Walker cultivated a bum-per crop of blues licks for future generations to harvest, and perhaps none were more instantly recognizable than his signature turnarounds. The next three examples fill the final vacancy in our 12-bar Bb blues progression—bars 11 and 12—and each one features a variation of Walker’s practically patented and widely imitated blues-box-plus-6-and-9 moves. (SRV made this move his own by tacking a hammered-and-pulled root-b9-root sixteenth-note triplet, plus a b7 [Bb-Cb-Bb-Ab] onto Walker’s trademark 9/C.)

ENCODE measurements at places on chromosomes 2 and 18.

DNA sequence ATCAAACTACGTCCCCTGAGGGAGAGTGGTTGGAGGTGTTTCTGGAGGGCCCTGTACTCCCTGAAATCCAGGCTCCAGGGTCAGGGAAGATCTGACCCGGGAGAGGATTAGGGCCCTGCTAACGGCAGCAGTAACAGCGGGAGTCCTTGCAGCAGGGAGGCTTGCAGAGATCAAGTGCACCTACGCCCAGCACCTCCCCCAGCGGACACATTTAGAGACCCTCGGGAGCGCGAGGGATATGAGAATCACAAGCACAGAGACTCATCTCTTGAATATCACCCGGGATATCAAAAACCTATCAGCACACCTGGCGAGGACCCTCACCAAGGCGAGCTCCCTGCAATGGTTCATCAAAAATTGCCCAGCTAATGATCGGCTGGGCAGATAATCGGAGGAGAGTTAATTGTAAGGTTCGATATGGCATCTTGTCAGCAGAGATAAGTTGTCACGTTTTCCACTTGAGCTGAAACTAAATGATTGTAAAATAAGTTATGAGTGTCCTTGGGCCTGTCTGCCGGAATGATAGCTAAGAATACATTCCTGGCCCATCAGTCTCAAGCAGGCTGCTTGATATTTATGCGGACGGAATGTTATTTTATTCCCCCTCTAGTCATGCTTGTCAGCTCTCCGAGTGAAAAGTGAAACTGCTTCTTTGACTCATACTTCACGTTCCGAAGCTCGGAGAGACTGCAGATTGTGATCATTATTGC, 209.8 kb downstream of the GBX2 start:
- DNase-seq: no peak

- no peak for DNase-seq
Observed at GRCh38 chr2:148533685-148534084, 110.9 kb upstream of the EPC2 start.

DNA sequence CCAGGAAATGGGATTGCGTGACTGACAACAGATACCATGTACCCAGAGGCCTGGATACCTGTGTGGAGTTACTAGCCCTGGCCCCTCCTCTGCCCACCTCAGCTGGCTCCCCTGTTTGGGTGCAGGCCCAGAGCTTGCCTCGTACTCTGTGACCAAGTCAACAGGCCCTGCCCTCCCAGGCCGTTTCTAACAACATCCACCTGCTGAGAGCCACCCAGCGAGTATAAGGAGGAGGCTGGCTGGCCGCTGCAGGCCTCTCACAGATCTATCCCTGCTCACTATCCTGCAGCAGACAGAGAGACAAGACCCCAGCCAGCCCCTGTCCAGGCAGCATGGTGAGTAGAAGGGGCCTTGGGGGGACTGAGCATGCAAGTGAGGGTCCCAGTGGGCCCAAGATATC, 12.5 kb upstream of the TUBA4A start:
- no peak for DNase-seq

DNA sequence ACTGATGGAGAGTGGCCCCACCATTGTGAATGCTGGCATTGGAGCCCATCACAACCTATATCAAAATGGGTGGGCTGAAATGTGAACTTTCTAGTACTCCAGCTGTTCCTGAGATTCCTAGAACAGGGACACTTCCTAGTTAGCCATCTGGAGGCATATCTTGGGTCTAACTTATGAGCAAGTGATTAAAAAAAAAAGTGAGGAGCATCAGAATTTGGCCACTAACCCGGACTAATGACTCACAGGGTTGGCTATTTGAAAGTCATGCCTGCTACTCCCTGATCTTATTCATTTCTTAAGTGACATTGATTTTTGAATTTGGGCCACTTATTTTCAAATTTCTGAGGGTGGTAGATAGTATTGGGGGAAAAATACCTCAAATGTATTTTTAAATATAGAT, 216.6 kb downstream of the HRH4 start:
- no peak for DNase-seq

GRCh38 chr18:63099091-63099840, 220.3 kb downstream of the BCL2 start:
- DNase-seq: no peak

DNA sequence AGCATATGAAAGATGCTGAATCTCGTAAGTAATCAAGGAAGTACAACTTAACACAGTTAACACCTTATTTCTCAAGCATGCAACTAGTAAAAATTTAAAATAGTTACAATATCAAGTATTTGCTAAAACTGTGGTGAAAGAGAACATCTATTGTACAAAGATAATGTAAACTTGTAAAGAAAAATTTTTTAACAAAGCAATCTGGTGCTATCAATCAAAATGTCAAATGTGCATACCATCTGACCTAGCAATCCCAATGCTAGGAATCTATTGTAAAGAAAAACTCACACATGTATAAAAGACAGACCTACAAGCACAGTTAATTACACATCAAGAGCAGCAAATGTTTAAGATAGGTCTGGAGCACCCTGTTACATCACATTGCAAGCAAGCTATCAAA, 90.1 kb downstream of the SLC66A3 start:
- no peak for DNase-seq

Example 2a reveals Walker’s basic strategy: Establish the root, b3, n3, 5, and octave-root (Bb, Db, D, F, and Bb), and walk down the b7 and 6 to the 5 (Ab, G, and F) in bar 11, then crest on the 9 (C) on the downbeat of bar 12 and drop back to the root plus one or more additional I-chord tones. Ex. 2b begins with a two-note pickup and follows a similar M.O., minus the grace-note hammer-on, and with the addition of a b3 (Db) target plus some rhythmic displacement of the remaining notes. Skip the 6 (G) on the “walk down” this time, then cap it with the same 9-to-root move as before and slide off of the added 5 (F). Our third variation, Ex. 2c, adds another eighth-note to the previous pickup, which has been inverted. Here, we target the 3 (D) on the downbeat, then repeat the last example verbatim, with two exceptions: This time we omit the b7 (Ab) in favor of the 6 (G), and leave off the final 5 (F). Move them around and you’ll soon discover that these ain’t just turnarounds.